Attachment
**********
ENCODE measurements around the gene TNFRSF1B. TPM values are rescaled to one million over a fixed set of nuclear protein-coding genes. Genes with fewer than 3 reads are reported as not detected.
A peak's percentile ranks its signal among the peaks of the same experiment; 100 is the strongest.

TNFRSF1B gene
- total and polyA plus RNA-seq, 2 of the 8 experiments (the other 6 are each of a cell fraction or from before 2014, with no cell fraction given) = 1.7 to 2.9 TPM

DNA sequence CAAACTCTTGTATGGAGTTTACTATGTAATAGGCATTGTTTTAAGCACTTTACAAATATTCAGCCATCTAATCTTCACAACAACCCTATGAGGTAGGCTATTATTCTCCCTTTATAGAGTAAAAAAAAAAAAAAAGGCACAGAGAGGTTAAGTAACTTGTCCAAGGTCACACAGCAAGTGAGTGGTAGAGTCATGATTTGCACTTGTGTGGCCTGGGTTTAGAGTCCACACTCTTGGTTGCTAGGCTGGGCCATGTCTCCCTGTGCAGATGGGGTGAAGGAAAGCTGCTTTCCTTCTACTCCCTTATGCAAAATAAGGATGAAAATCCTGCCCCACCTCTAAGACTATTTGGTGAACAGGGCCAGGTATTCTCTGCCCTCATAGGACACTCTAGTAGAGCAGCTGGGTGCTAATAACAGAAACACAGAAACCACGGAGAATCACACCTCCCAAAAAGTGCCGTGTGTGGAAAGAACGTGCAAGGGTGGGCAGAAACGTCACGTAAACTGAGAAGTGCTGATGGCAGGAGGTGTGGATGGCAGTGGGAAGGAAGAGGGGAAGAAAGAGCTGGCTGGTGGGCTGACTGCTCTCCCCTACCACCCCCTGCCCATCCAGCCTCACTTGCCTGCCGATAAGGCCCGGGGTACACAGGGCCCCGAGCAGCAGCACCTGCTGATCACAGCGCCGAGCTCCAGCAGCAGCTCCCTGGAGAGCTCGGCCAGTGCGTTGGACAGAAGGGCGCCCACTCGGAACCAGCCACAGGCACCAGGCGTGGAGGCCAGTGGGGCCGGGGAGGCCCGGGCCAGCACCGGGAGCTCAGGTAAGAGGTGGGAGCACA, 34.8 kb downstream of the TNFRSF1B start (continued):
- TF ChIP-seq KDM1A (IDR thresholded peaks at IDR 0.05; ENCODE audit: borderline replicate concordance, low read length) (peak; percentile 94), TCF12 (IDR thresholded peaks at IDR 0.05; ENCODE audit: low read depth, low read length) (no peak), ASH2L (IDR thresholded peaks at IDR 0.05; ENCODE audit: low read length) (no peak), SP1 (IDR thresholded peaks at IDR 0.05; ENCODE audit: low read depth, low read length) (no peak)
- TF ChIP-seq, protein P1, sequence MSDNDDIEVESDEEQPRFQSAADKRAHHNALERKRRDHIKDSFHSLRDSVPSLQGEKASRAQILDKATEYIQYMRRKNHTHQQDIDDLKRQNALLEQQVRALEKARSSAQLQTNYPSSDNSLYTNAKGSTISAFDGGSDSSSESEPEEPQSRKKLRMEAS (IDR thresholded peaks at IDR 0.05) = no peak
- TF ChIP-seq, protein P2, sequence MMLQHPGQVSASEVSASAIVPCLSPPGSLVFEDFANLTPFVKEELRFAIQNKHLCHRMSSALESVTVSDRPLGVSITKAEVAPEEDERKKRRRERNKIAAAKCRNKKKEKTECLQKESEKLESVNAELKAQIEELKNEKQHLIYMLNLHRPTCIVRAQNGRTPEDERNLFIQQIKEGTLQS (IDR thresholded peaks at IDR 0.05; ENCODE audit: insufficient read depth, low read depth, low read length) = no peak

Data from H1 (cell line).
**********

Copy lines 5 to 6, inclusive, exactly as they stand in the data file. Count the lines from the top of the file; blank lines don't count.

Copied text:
DNA sequence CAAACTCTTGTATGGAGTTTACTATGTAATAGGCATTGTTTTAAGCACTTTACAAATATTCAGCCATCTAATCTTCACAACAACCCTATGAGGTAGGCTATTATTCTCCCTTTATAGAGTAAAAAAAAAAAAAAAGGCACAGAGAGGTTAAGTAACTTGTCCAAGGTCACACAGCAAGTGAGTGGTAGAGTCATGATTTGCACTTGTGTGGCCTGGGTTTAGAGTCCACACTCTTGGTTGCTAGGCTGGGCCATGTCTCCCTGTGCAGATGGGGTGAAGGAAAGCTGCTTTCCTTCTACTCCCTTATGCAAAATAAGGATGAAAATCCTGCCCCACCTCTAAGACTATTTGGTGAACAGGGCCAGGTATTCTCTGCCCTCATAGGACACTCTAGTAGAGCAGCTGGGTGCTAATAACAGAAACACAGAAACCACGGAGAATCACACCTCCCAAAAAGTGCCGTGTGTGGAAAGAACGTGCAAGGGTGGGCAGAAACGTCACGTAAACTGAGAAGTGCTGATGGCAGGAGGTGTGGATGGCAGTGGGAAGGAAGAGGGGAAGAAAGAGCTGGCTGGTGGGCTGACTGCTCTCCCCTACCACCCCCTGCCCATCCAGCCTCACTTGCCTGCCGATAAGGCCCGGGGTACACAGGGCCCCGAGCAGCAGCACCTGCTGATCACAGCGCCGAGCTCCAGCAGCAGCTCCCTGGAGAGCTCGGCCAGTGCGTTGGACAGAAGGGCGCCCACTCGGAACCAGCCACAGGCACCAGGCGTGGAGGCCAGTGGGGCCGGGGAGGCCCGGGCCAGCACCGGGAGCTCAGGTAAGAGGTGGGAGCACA, 34.8 kb downstream of the TNFRSF1B start (continued):
- TF ChIP-seq KDM1A (IDR thresholded peaks at IDR 0.05; ENCODE audit: borderline replicate concordance, low read length) (peak; percentile 94), TCF12 (IDR thresholded peaks at IDR 0.05; ENCODE audit: low read depth, low read length) (no peak), ASH2L (IDR thresholded peaks at IDR 0.05; ENCODE audit: low read length) (no peak), SP1 (IDR thresholded peaks at IDR 0.05; ENCODE audit: low read depth, low read length) (no peak)